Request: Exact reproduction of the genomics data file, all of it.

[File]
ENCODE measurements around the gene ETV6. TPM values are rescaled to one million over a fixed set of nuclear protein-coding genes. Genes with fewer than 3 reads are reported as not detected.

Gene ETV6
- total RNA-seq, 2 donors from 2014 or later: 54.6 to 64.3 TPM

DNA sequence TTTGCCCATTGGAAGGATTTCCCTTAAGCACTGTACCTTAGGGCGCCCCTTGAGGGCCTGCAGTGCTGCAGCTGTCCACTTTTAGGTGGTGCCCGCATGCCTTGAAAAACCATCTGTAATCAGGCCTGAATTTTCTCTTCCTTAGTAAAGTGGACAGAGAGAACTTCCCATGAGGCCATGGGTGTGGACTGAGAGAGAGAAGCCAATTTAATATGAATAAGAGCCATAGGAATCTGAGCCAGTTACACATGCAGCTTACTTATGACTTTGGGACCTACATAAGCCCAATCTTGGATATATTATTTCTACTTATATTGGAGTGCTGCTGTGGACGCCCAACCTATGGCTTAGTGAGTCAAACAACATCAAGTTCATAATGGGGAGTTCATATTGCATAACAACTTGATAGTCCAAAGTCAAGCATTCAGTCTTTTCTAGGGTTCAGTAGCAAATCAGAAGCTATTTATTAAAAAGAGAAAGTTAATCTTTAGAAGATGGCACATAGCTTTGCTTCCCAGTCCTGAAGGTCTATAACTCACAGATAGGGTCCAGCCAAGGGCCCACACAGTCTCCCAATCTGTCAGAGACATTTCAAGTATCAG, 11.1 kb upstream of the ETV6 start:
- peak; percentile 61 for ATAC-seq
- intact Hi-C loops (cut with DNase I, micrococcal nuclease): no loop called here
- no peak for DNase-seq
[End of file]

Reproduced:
ENCODE measurements around the gene ETV6. TPM values are rescaled to one million over a fixed set of nuclear protein-coding genes. Genes with fewer than 3 reads are reported as not detected.

Gene ETV6
- total RNA-seq, 2 donors from 2014 or later: 54.6 to 64.3 TPM

DNA sequence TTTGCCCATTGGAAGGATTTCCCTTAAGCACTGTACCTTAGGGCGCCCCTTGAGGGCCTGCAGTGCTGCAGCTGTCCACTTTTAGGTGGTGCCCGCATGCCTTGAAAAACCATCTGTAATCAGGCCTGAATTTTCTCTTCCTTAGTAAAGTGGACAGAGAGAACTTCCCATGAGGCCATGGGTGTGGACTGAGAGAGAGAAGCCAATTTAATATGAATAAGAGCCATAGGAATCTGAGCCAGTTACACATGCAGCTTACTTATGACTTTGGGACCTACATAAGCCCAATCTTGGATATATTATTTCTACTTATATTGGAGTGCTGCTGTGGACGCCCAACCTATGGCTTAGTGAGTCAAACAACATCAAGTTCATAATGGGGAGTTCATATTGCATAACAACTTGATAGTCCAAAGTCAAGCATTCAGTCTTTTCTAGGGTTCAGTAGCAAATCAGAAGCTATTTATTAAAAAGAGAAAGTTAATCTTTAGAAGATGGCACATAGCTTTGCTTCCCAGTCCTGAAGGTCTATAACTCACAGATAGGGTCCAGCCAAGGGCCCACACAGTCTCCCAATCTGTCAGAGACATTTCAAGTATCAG, 11.1 kb upstream of the ETV6 start:
- peak; percentile 61 for ATAC-seq
- intact Hi-C loops (cut with DNase I, micrococcal nuclease): no loop called here
- no peak for DNase-seq